Now let’s move on to the straight chiropractic practices. And when I say straight, I don’t mean I’m going to go straight in that context. DC only practices. The big issues there have been pretty consistent, unbundling of massage or manual therapy, massage especially, even manual therapy.

It brings up a number of concerns. One, most payers follow NCCI and believe that it should bundle or it’s a component of the manipulation. They don’t want to pay it separately. Two, when they see More than two units, like three or four units, or four or six units consistently. They have a reasonable suspicion that the massage the patient got was more of a comfort massage than a focal massage to the areas of involvement.

In which case that raises medical necessity concerns. And finally, there’s delegation issues. Some payers have policies that, that that don’t recognize the incident to rule. Expressly when it comes to massage. I ran across that in a Blue Cross policy recently. Others they will recognize it, but the order has to be precise.

So you can’t just refer the patient to a massage therapist. You have to actually order them to do exactly what you want them to do if you need to bill it out under your name and NPI. Big problem in most cases is there’s not an explicit order. The massage therapist is often taking soap notes. It’s clear that the massage therapist is doing the decision making associated with the service, and therefore, it’s not appropriately billed under the doctor’s name and NPI, even if the doctor supervised the service.

So from that perspective, that’s how and it’s a combination of those issues. So even if you solve the delegation problem, you still have the bundling problem. You maybe still have the medical necessity problem. Massage is one of those things you should be doing as a cash service. If you’re used to getting that massage money enjoy it while you can because you might have to be paying a bunch of it back.

Evaluation management services. Recently I’ve seen providers getting clipped where they’re billing day two E& Ms for a report of findings. The mistake they’re making is that they’re not documenting. The visit as a report of findings. Instead, they’re doing their history exam standard soap note. What they should be documenting as patient presents today for a report of findings.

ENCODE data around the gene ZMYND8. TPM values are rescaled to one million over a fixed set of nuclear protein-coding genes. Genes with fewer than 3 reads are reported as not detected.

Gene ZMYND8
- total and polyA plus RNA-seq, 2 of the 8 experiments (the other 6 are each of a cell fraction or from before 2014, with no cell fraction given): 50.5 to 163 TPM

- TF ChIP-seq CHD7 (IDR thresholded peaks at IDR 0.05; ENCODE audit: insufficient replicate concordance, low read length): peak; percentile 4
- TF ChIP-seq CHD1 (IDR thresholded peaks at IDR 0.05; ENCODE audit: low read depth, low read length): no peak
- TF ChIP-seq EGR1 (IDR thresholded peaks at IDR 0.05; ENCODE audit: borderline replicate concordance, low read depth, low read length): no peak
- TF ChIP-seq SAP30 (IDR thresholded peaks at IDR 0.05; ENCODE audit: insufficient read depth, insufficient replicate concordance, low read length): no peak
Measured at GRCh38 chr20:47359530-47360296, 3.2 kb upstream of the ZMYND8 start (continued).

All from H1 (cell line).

I reviewed the exam results, diagnostic x rays, prognosis, yada, yada, yada, total time of the E& M was whatever. Okay. So that is going to be a an encounter where time drives the encounter. And in that scenario, I think it’s, it, there’s a justifiable argument for billing the E& M separately with 25, but providers are just not documenting right.

They’re sticking to their, whatever EMR format your program is giving you, which is driving you into subjective objective analysis. That’s not the point of the encounter. And for that reason, payers are denying them. And recouping that money. So be careful there. As far as re exams billing E& M’s for re exams, it’s not necessarily a problem, but there’s got to be an evident reason for doing the re exam.

And rather than documenting all of the different exam techniques and tests that you did and whatever, that’s not what drives the bus any more with respect to the E& M, it’s the decision making. So what is more important to document is what that information meant to you in terms of the severity of the patient’s established diagnosis, whether the diagnosis is resolved, whether there’s evidence of a new problem but and then how that change in the patient’s condition then correlated to potentially a change in the plan of care, in terms of the therapy orders, maybe you’re doing different therapies, whatever, but where you establish, the significance of what you found during the re eval and what that meant in terms of the diagnosis and plan of care, that’s how you’re going to sell your re exams.

If you’re just putting re exam at the top of your soap note and it’s the same, essentially subjective objective assessment plan salt note. Maybe with a little more stuff in it, it’s going to get denied. So focus on the decision making, not the findings. I apologize. My phone is making noise.

CMT billing. I recognize that most chiropractors tend to adjust full spine. They bill 98941s because they’re chicken to bill 98942. Recognizing the bill in the highest level code might be problematic, and it is. If you do bill 98942, you use our Frequently then expect to get audited. What you bill for is not necessarily or is not limited to the number of regions you manipulate.

Certainly, if you manipulate five regions, you’re starting with a 98942, but you need to look to the chief complaint. If it’s primarily neck, and that’s what the patient came with you’re going to be able to justify manipulating the neck. The other regions aren’t directly related to the complaint so you can’t bill for those.

And I would argue, you’d be better off not to treat those areas and just wait until you’re You get the neck problem resolved, then you can do maintenance care for cash on all the other regions. Now, what providers do when they hear that is they, the patient comes in, my neck is killing me, and that’s why I called, and that’s why I’m here.